Investing in West Africa doesn’t come without risks, as Rio Tinto and ArcelorMittal have experienced. Guinea’s government ordered Rio Tinto to hand over two blocks of its Simandou deposit in 2008 to BSG Resources Ltd., the Guernsey-based company controlled by Israeli diamond investor Beny Steinmetz. While exporting through Liberia would be a cheaper and shorter route, Guinea has pushed Rio Tinto to build the railway to support the country’s development.
Vale SA, the world’s largest iron-ore producer, will only decide at the end of the year whether to go ahead with its plan to develop a mine with BSG at Simandou after assessing mining rules in the West African nation, the company said on Feb. 16.
Senegal took ArcelorMittal to the International Chamber of Commerce in Paris last year, accusing the company of reneging on an agreement to begin production at its Faleme deposit in line with a mining license awarded in 2007. ArcelorMittal has “consistently met our commitments in Senegal” and will defend itself against the charge, Lynn Robbroeckx, a spokeswoman for ArcelorMittal in London, said in an e-mail.
“These newly empowered governments are intent on capturing a greater slice of its natural resource wealth, increasing the risk of resource nationalism,” Tom Wilson, a senior consultant at africapractice, a business advisory firm, said in a phone interview from London. “The challenge is for mining companies on how to engage with governments around this.”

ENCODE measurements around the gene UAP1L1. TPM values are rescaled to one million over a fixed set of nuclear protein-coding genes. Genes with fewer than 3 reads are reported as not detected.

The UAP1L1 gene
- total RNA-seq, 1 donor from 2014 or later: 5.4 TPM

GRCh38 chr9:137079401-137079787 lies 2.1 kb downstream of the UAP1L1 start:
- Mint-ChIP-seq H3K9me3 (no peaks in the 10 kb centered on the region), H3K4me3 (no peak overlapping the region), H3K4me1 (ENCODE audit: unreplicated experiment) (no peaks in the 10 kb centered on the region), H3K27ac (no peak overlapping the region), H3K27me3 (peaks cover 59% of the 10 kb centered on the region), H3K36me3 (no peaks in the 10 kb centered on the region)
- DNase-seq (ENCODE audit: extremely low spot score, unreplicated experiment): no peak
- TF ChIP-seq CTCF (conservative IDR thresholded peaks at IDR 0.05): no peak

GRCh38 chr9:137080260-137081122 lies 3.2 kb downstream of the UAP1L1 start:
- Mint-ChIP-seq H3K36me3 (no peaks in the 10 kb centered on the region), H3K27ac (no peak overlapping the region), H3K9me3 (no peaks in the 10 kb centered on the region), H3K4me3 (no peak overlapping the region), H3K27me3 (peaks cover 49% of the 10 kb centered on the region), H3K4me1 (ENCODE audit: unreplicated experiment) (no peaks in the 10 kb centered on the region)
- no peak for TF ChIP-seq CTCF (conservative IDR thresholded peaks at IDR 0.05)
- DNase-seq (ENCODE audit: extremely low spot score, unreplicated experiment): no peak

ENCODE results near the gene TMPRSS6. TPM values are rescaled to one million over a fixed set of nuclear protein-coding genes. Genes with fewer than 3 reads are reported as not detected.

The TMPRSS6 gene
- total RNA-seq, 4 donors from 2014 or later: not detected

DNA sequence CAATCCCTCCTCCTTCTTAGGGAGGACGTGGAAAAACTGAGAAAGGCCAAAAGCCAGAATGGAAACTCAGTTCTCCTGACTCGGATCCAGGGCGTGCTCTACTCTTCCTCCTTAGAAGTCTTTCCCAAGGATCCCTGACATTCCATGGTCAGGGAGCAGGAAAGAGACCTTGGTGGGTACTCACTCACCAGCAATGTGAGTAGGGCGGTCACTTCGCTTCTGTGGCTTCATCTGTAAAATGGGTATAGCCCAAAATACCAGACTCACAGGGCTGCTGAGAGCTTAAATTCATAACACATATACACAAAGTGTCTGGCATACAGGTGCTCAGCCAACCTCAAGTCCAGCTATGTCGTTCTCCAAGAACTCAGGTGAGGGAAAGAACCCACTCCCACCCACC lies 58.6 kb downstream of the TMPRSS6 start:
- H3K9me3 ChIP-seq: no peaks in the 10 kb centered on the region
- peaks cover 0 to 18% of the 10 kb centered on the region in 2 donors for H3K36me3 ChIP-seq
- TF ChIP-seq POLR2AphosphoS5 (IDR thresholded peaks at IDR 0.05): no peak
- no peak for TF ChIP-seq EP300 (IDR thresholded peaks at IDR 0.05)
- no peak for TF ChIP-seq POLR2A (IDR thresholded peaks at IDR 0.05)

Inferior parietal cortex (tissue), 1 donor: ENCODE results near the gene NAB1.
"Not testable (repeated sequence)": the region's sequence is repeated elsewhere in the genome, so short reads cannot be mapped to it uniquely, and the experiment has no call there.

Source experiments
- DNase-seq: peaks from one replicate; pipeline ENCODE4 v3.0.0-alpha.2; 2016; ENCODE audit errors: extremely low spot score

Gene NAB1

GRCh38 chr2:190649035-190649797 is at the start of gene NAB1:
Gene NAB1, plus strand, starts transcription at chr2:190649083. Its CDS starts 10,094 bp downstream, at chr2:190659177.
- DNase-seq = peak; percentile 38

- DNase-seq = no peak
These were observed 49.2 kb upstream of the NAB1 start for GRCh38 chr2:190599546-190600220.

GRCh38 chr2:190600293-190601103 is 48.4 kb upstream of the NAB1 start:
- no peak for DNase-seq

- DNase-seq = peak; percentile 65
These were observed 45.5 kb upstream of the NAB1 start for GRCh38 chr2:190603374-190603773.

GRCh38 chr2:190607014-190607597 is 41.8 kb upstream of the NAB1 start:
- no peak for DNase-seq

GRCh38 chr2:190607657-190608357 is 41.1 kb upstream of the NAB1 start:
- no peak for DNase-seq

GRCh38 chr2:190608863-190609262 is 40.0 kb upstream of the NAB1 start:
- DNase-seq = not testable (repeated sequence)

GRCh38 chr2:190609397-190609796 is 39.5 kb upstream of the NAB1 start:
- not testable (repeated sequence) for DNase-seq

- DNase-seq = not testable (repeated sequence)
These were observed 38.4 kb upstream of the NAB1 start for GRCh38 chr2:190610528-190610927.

Still, in Liberia, ArcelorMittal, the world’s biggest steelmaker, invested $800 million to refurbish an iron ore mine, port and railways to produce the nation’s first exports in about 20 years in September. The Luxembourg-based company renovated 240 kilometers of rail lines, rebuilt bridges and roads and installed a new drainage system in the first phase of the project’s development.
“With the iron ore mines located hundreds of kilometers from the coast, the newly renovated railway line linking Tokadeh mine with the sea port at Buchanan is a crucial part of our operations,” Robbroeckx said. “ArcelorMittal’s investment and commitment to Liberia is a huge sign of confidence in the region.”